I’m a product of emancipation, civil rights movement, and the first real drug epidemic to hit the Black community. Before there was crack there was heroin. Of course I was way too young to realize any of this, all I knew I was safe, full, and not wanting for anything living with my grandparents and older cousin. My new reality had become an environment that allowed me to explore childhood with boundaries and security. My cousin’s were crew. As the youngest it also meant me being the bunt of pranks.
Tarrytown, NY of Westchester County had a growing working class population and families residing in the surrounding counties, White Plains, Yonkers, Ossining and New Rochelle . The G.I. Bill was used to purchase homes within the redlines, but our communities were thriving. Now in 1975 the Vietnam war was over and chocolate tie was changing the make up of the Black family infrastructure.
I wasn’t immune to this new landscape. My mother was in the early stages of addiction and my dad was out trying to be a super star leaving me with grandparents that should be enjoying their golden years, not caring for me and my cousin.
Living with Grams and Gramps provided a stability that I needed and grew to love and depend on. I was the youngest of the first batch of cousins which only solidified my role as the snitch, later dubbed as salt shaker.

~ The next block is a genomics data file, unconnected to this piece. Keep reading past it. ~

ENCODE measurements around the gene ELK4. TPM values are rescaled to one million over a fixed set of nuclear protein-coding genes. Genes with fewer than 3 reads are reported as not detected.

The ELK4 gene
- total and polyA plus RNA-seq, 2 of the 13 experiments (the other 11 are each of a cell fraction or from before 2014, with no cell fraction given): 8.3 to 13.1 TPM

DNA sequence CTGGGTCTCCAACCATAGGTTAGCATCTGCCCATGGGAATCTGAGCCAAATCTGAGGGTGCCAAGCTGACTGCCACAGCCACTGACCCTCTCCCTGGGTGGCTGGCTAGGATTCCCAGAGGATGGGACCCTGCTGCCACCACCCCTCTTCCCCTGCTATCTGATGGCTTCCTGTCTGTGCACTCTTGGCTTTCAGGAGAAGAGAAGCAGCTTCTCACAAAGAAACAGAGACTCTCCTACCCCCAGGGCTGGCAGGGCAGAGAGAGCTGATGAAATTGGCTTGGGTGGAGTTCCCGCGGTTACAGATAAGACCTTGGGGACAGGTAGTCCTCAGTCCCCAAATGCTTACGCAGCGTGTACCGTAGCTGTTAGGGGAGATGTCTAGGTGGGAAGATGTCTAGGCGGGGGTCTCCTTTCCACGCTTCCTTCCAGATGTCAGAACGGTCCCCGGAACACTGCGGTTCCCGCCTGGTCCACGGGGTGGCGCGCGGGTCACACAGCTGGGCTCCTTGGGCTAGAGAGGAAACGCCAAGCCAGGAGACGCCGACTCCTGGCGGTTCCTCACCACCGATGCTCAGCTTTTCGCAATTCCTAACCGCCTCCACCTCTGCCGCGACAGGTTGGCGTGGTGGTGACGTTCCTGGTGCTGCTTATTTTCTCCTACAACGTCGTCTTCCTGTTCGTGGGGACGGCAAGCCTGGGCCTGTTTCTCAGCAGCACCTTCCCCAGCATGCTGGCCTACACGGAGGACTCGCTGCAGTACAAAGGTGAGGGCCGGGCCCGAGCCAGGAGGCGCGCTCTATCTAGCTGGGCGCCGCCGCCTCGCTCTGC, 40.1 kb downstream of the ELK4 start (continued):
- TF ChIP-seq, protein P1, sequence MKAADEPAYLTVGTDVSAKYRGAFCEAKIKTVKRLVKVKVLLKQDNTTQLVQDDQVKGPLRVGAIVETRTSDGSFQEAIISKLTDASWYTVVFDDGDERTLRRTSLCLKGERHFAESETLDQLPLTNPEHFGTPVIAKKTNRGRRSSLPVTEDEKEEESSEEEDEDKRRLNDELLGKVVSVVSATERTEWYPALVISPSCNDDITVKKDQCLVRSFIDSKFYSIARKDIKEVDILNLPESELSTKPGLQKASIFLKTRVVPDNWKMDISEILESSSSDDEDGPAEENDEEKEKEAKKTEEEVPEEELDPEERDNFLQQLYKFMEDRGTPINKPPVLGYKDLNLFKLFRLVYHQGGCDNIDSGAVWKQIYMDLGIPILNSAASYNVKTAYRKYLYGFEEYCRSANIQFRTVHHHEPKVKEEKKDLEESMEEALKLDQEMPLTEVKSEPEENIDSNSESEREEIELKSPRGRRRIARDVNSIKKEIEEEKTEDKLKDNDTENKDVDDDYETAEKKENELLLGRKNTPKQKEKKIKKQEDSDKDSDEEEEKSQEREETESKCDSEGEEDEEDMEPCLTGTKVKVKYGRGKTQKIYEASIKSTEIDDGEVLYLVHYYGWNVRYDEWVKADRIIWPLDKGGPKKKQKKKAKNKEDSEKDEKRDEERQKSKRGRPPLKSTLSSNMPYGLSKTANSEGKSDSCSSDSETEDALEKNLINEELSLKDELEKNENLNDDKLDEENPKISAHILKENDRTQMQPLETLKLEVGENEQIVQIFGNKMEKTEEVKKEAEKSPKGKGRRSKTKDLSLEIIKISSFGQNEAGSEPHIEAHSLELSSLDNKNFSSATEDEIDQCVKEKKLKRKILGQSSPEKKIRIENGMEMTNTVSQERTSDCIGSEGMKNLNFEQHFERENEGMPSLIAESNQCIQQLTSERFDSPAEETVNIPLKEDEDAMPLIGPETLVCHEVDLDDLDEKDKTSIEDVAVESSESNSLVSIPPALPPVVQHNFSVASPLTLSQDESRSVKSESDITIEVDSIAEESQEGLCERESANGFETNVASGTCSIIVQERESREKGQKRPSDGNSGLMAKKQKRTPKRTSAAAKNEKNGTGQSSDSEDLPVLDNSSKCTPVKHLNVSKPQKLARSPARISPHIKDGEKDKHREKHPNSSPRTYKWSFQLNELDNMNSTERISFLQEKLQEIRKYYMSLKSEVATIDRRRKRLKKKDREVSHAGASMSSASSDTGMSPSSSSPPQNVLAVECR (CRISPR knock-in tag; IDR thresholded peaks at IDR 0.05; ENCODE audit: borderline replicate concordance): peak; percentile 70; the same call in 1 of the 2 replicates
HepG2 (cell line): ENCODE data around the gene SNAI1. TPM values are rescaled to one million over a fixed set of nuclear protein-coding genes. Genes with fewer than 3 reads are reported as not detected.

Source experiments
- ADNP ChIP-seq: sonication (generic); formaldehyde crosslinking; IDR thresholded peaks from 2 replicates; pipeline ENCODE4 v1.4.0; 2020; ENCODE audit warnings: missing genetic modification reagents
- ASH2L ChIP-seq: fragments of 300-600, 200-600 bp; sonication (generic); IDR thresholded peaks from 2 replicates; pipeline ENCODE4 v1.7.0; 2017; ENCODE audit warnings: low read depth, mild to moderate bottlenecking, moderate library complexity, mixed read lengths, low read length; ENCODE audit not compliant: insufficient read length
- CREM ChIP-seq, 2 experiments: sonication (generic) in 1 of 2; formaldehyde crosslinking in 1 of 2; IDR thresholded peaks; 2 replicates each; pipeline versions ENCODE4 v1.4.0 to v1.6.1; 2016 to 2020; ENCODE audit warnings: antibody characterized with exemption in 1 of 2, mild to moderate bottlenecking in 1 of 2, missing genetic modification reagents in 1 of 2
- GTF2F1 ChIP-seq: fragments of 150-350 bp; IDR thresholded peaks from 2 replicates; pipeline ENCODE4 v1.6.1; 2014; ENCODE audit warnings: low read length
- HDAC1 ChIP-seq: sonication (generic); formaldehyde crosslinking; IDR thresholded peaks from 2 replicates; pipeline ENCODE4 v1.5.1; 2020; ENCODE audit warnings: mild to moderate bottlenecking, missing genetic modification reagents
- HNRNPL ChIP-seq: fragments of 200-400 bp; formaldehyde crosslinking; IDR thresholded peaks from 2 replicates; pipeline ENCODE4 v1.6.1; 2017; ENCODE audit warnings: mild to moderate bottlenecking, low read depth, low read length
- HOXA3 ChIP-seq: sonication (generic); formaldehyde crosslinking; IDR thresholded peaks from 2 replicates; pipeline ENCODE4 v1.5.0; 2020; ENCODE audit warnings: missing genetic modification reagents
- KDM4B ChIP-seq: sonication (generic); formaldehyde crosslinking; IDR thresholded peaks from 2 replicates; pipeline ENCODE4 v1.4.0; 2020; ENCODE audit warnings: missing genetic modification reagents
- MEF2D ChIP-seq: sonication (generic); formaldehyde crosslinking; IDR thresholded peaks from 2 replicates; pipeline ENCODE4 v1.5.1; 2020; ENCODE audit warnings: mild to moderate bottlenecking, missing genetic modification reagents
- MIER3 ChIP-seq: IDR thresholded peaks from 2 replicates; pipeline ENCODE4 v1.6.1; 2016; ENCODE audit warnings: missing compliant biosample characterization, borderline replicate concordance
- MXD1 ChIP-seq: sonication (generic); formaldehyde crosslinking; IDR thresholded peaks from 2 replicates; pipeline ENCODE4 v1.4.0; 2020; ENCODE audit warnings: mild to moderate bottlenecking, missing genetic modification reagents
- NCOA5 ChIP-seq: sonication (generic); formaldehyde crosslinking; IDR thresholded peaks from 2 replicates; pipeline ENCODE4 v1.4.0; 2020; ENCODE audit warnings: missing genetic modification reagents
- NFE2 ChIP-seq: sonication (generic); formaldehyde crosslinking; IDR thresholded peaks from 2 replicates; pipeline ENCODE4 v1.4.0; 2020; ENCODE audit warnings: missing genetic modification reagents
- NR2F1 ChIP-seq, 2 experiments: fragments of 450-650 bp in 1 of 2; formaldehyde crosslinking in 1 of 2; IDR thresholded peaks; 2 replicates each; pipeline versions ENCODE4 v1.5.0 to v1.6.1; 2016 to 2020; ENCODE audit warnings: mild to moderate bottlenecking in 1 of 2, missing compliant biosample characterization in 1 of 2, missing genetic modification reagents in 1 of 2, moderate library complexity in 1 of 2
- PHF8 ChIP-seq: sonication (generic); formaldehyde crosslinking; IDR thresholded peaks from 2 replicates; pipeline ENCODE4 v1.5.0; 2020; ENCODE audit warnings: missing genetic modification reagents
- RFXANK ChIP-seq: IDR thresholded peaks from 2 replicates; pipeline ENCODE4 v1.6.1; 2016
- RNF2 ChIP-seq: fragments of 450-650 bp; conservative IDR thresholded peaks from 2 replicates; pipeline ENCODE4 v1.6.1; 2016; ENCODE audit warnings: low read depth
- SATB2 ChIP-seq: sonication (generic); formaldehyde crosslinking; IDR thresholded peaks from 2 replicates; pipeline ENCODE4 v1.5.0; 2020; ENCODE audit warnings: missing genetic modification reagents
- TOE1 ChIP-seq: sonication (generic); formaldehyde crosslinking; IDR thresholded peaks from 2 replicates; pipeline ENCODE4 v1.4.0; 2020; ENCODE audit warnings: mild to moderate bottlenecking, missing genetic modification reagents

I’m saying all of this to say, I grew a tad bit complicated, being exposed to extreme poverty, a working middle class house hold to glimpses of fame. All that will mold me into the adult I am today.
“This will be, an everlasting love. This will be…” Natalie Cole was being played from from a window, serving as the conductor to the breeze, making the sheets dance on beat and the wire double Dutch ropes snapping the concrete keeping time. I sat on my front stoop soaking it all in. I remember the day being a perfect day. I remember feeling safe. I remember knowing I was home.